What Is Bitcoin? Is It Legal Money? What Could Happen To Bitcoins In 2017? Short Bytes:Bitcoins, a form of digital currency that operates on the principles of cryptography, has lately come under the scanner of the authorities throughout the world. So, its become necessary to know what are Bitcoins, how it works, the legal status of Bitcoins as well as what holds in the future of Bitcoins. In the year 1976, F.A Hayek, in his book The Denationalisation of Money, propagated the establishment of competitively issued private money. In the mid-70s,what seemed like a farfetched idea was conceived by yet another Economistin the year 1999. Milton Friedman, an American economist who received the 1976 Nobel Memorial Prize in Economic Sciences, predicted of time where internet, (still in a nascent stage then) would help abolish the role of a government and evolve a currency free from the shackles of the government control. Less than ten years later the prophecy came true when Satoshi Nakamoto, a Japanese, invented a form of cryptocurrency called Bitcoin. The origin of Bitcoins can be traced to the aftermath of the global recession and money crisis of 2008 that shook the whole world economy. In the simplest form, Bitcoins can be described as a Peer to Peer Electronic cash system. Bitcoins can be used as a method of payment for numerous goods and services and for simple transactions like purchasing vouchers, paying bills, etc. In different jurisdictions, Bitcoins are treated as a property, currency, virtual asset, good, security or commodity for the purpose of trading on a stock exchange or commodity exchange. Essentially Bitcoin is a cryptocurrency, i.e., it operates on the principles of cryptography to manage the creation of Bitcoins and securing the transactions. Cryptocurrencies Continue reading >>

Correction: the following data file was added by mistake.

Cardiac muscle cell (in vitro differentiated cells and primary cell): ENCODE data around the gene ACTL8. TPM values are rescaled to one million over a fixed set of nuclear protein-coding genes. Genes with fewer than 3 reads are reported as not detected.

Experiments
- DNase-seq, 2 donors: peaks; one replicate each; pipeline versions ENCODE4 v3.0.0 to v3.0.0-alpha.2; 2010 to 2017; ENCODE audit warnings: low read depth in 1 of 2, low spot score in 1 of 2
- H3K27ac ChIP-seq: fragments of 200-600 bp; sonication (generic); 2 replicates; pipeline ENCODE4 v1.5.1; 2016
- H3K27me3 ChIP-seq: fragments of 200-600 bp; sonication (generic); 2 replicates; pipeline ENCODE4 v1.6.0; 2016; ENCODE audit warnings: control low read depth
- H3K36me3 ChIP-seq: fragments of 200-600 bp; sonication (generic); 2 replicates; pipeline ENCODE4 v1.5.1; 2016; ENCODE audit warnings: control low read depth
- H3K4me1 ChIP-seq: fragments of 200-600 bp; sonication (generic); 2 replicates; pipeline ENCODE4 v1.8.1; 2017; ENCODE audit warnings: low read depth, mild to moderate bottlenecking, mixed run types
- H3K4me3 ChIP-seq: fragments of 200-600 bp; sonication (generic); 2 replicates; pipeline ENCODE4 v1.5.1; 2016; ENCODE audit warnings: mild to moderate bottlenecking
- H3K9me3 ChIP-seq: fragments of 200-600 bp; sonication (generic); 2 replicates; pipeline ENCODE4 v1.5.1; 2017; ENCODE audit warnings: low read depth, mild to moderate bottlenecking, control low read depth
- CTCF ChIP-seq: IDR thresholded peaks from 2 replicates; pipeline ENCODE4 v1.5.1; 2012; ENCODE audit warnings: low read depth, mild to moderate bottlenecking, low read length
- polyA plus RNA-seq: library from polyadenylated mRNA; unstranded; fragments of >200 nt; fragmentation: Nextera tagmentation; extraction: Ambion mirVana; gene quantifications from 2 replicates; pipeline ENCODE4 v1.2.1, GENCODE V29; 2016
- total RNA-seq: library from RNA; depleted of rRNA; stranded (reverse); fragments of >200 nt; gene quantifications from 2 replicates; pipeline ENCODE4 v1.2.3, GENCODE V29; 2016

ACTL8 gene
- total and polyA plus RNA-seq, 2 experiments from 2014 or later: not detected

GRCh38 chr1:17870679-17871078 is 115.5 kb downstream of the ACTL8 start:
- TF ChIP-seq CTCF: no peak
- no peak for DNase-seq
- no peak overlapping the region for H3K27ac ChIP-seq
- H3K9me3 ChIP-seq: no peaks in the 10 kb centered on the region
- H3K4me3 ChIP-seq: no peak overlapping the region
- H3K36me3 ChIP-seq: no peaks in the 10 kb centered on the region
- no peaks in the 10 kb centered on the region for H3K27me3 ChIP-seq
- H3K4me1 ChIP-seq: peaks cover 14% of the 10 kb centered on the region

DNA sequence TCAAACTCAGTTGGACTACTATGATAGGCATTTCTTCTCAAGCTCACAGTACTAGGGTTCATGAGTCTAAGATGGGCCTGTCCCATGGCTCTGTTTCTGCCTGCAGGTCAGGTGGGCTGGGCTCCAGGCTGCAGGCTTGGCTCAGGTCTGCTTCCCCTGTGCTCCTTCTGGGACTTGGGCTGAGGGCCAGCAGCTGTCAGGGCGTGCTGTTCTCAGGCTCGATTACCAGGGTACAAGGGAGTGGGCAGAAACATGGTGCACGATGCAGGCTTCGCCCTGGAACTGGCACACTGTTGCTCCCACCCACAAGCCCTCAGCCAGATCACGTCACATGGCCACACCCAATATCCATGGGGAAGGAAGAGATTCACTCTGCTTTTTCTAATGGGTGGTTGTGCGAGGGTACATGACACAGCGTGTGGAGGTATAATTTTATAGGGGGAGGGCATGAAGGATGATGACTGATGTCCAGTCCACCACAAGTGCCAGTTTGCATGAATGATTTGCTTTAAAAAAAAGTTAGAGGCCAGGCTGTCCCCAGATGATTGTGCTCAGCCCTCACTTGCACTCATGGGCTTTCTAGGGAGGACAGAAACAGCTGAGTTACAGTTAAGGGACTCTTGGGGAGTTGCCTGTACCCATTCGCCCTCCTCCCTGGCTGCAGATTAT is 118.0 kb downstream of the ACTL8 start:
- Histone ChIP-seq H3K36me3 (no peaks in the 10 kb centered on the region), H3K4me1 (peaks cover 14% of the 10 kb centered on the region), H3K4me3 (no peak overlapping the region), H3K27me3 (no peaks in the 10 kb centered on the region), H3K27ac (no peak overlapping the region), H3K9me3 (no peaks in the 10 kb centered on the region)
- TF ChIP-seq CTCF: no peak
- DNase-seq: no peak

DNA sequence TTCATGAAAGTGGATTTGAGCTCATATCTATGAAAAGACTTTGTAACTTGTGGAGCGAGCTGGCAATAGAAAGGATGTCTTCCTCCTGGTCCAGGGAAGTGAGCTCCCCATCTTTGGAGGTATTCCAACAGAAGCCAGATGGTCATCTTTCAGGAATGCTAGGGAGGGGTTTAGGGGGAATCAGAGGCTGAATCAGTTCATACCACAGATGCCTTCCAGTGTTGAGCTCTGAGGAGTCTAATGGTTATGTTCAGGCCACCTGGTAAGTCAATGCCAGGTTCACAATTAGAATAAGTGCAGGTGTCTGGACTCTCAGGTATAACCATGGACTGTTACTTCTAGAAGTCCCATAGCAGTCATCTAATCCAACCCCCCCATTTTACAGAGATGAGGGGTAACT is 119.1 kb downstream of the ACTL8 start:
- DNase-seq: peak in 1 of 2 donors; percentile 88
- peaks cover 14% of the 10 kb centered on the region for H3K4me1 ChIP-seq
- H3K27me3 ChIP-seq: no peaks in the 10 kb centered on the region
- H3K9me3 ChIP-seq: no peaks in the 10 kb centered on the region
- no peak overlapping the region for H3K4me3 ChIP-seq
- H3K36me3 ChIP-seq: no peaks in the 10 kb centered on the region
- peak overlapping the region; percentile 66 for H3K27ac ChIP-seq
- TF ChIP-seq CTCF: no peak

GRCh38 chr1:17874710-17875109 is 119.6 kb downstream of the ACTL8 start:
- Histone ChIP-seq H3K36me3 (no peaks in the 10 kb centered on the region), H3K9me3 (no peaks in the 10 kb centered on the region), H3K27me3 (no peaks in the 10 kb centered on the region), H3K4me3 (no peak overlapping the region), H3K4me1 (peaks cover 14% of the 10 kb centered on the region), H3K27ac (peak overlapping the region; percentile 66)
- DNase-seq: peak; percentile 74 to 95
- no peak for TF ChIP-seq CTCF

Is Bitcoin Legal? - Nasdaq.com
May 05, 2017, 03:25:16 PM EDT By Bitcoin Magazine, Bitcoin Magazine It's understandable to have questions about the legality of using Bitcoin. The platform introduced a brand new paradigm away from the traditional regulators and regulations that govern fiat currency. Unlike illegal, counterfeit money, which is a blatant example of a "currency" that misrepresents itself as legal tender, Bitcoin is entirely different. Nevertheless, it operates in a seemingly gray area when it comes to regulation. However, many of these concerns boil down to misunderstandings or a lack of concrete rules that govern Bitcoin, rather than overt violations of the law. The question surrounding the relationship between Bitcoin and the law really depends on how the digital currency is being used. Ever since the now-defunct Silk Road gained notoriety, regulators have been concerned about Bitcoin's semi-anonymity and decentralized nature. In the U.S., as well as in other countries, authorities fear that the platform could be used for money laundering and the purchase of illicit goods without being traced. Not helping Bitcoin's reputation with authorities was its prevalence as a payment service for the Silk Road, a digital marketplace where users could purchase illegal goods. Whether or not people use Bitcoin as a way to participate in expressly illegal activities doesn't make the digital currency itself illegal. The illegality of the activity is the issue, whether it's paid for in bitcoin, cash or gold. However, even when bitcoin is used for legitimate purposes, rules are a little more complex. According to the U.S. Treasury Department's Financial Crimes Enforcement Network , as of 2013, using bitcoin to purchase well-natured goods and services is not illegal. However, those who mine bitcoins and Continue reading >>
Where Is Bitcoin Legal?
Bitcoin Foundation Seeks Legal Protection From Us Currency Regulation